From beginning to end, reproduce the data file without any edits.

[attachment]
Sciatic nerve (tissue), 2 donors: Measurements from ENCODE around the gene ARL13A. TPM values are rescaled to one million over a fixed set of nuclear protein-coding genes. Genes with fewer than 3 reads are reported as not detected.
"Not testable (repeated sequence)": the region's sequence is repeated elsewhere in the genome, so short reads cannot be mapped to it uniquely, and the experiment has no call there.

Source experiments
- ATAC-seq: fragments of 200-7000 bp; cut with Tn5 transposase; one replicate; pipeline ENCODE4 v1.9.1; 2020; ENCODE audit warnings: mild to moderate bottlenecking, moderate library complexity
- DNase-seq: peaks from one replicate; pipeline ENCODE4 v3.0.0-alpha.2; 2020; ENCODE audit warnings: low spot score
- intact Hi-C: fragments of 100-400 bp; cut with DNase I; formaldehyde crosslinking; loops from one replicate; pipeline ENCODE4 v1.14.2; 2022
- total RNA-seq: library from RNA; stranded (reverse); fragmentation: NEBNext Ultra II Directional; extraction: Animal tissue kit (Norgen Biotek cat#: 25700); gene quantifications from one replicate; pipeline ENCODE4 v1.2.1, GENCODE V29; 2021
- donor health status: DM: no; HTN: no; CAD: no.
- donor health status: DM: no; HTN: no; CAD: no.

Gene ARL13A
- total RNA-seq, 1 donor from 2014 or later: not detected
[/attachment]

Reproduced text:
Sciatic nerve (tissue), 2 donors: Measurements from ENCODE around the gene ARL13A. TPM values are rescaled to one million over a fixed set of nuclear protein-coding genes. Genes with fewer than 3 reads are reported as not detected.
"Not testable (repeated sequence)": the region's sequence is repeated elsewhere in the genome, so short reads cannot be mapped to it uniquely, and the experiment has no call there.

Source experiments
- ATAC-seq: fragments of 200-7000 bp; cut with Tn5 transposase; one replicate; pipeline ENCODE4 v1.9.1; 2020; ENCODE audit warnings: mild to moderate bottlenecking, moderate library complexity
- DNase-seq: peaks from one replicate; pipeline ENCODE4 v3.0.0-alpha.2; 2020; ENCODE audit warnings: low spot score
- intact Hi-C: fragments of 100-400 bp; cut with DNase I; formaldehyde crosslinking; loops from one replicate; pipeline ENCODE4 v1.14.2; 2022
- total RNA-seq: library from RNA; stranded (reverse); fragmentation: NEBNext Ultra II Directional; extraction: Animal tissue kit (Norgen Biotek cat#: 25700); gene quantifications from one replicate; pipeline ENCODE4 v1.2.1, GENCODE V29; 2021
- donor health status: DM: no; HTN: no; CAD: no.
- donor health status: DM: no; HTN: no; CAD: no.

Gene ARL13A
- total RNA-seq, 1 donor from 2014 or later: not detected